The move towards developing responsive websites has introduced a set of new tools that help can developers learn the ropes fast and start producing cross-browser and non-device specific websites quickly and more efficiently. Let us see some of these tools and resources that you can leverage as we get deeper into responsive web design:
Your website is increasingly being viewed on smaller screens that consume low bandwidth. In addition to other challenges associated with developing for small screens, image resizing is one of the things to take into consideration. Fortunately, Adapative Images, a PHP script that works on any website, can help in this regard. Adaptive Images detects screen sizes abd re-scales versions of your HTML images, ultimately helping you deliver small images to small screens.
Have you ever desired to have scalable headlines that fill the width of parent elements when developing fluid layouts? The JQuery plugin will allow you to resize your fonts and ensure that they fit where they are supposed to regardless of the device or browser.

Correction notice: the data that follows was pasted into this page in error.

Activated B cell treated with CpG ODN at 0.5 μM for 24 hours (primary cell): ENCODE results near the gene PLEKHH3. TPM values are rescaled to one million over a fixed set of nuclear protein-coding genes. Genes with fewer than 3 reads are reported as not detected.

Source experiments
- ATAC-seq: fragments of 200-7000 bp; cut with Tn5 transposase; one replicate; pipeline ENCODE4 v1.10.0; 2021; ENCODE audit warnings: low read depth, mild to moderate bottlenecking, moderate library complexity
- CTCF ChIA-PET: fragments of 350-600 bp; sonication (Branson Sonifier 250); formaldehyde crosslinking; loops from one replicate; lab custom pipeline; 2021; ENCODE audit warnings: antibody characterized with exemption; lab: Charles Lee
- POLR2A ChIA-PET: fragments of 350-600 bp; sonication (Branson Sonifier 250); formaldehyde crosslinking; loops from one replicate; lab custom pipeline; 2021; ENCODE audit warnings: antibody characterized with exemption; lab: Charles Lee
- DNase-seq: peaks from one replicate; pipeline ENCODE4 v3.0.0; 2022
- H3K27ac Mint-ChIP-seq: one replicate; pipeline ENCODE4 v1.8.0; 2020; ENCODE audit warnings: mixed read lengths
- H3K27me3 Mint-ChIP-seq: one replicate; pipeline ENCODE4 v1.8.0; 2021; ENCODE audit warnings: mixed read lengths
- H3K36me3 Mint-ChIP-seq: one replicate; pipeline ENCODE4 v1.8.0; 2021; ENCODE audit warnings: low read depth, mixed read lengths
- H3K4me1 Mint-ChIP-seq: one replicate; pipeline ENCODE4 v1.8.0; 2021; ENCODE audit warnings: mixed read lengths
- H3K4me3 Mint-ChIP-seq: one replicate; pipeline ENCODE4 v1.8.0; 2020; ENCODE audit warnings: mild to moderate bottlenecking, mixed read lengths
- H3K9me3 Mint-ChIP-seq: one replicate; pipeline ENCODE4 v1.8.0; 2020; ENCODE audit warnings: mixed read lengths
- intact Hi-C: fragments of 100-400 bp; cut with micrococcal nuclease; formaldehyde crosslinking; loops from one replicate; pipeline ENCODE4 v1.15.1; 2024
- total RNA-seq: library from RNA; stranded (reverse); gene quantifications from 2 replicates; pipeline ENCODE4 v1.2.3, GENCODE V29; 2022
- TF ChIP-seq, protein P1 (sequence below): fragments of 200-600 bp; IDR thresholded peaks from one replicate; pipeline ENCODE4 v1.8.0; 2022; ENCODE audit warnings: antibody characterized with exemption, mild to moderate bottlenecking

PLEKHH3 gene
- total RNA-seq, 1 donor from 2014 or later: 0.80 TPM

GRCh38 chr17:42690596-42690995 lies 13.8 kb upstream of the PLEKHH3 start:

When building websites with multiple layouts, it is important to maintain consistency. By having a layout based on the same grid, it is possible to reuse elements by simply adjusting widths, font sizes or other small detail. This is the whole idea behind Less Framework. Having a common baseline grid allows everyone the freedom to keep writing code their own way while ensuring consistency.
Check out our series on Learning Less from Alex Ball.
By use of CSS files, it is possible to design responsive sites rapidly. Skeleton makes this possible by use of a lightweight 960-grid as its base that allows elegant scaling down from laptop browser windows to mobile window screens in both landscape and portrait format. It comes with lightly styled forms, tabs, buttons and other elements that form the basic foundation of any mobile website.
Now that you have your responsive site under development, how do you test during development? It turns out that browser security will not allow you to navigate through frames. Matt Kersley, a designer and developer, has designed a testing tool to help you with that. The tool can be downloaded from Github and installed on your website hosting to allow testing during development.
With HTML5 support, inuit.css comes with a custom grid builder for developing fluid grids. The framework is progressive and flexible; it sets sensible boundaries to what you can do while giving you total controltfo what you can do.
Please feel free to share some of your favorite tools for developing responsive web sites as well.